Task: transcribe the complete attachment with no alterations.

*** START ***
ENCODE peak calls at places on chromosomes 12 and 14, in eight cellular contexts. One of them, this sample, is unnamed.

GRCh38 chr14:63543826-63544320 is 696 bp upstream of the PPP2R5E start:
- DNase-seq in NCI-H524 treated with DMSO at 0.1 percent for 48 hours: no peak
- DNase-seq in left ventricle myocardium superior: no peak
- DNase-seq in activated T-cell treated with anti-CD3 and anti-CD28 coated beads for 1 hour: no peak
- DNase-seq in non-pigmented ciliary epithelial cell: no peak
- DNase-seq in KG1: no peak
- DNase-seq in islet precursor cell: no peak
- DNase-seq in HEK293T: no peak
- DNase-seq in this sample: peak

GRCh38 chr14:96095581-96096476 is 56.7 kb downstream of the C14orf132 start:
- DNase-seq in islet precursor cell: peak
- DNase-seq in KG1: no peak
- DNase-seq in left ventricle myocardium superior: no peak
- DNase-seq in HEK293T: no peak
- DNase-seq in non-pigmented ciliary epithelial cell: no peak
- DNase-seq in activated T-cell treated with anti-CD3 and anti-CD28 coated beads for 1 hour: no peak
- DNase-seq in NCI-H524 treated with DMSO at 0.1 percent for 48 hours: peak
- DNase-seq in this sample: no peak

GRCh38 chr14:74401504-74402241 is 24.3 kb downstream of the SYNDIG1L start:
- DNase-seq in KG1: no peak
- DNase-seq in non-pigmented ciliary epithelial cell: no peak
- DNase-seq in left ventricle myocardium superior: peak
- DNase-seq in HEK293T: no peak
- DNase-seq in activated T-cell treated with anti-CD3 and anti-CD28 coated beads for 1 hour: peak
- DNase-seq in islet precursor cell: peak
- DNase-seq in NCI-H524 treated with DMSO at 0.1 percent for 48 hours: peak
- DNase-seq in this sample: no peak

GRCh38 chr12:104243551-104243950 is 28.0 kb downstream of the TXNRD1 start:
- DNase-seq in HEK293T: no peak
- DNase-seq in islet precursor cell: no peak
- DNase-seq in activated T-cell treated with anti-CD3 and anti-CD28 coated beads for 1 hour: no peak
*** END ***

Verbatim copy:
ENCODE peak calls at places on chromosomes 12 and 14, in eight cellular contexts. One of them, this sample, is unnamed.

GRCh38 chr14:63543826-63544320 is 696 bp upstream of the PPP2R5E start:
- DNase-seq in NCI-H524 treated with DMSO at 0.1 percent for 48 hours: no peak
- DNase-seq in left ventricle myocardium superior: no peak
- DNase-seq in activated T-cell treated with anti-CD3 and anti-CD28 coated beads for 1 hour: no peak
- DNase-seq in non-pigmented ciliary epithelial cell: no peak
- DNase-seq in KG1: no peak
- DNase-seq in islet precursor cell: no peak
- DNase-seq in HEK293T: no peak
- DNase-seq in this sample: peak

GRCh38 chr14:96095581-96096476 is 56.7 kb downstream of the C14orf132 start:
- DNase-seq in islet precursor cell: peak
- DNase-seq in KG1: no peak
- DNase-seq in left ventricle myocardium superior: no peak
- DNase-seq in HEK293T: no peak
- DNase-seq in non-pigmented ciliary epithelial cell: no peak
- DNase-seq in activated T-cell treated with anti-CD3 and anti-CD28 coated beads for 1 hour: no peak
- DNase-seq in NCI-H524 treated with DMSO at 0.1 percent for 48 hours: peak
- DNase-seq in this sample: no peak

GRCh38 chr14:74401504-74402241 is 24.3 kb downstream of the SYNDIG1L start:
- DNase-seq in KG1: no peak
- DNase-seq in non-pigmented ciliary epithelial cell: no peak
- DNase-seq in left ventricle myocardium superior: peak
- DNase-seq in HEK293T: no peak
- DNase-seq in activated T-cell treated with anti-CD3 and anti-CD28 coated beads for 1 hour: peak
- DNase-seq in islet precursor cell: peak
- DNase-seq in NCI-H524 treated with DMSO at 0.1 percent for 48 hours: peak
- DNase-seq in this sample: no peak

GRCh38 chr12:104243551-104243950 is 28.0 kb downstream of the TXNRD1 start:
- DNase-seq in HEK293T: no peak
- DNase-seq in islet precursor cell: no peak
- DNase-seq in activated T-cell treated with anti-CD3 and anti-CD28 coated beads for 1 hour: no peak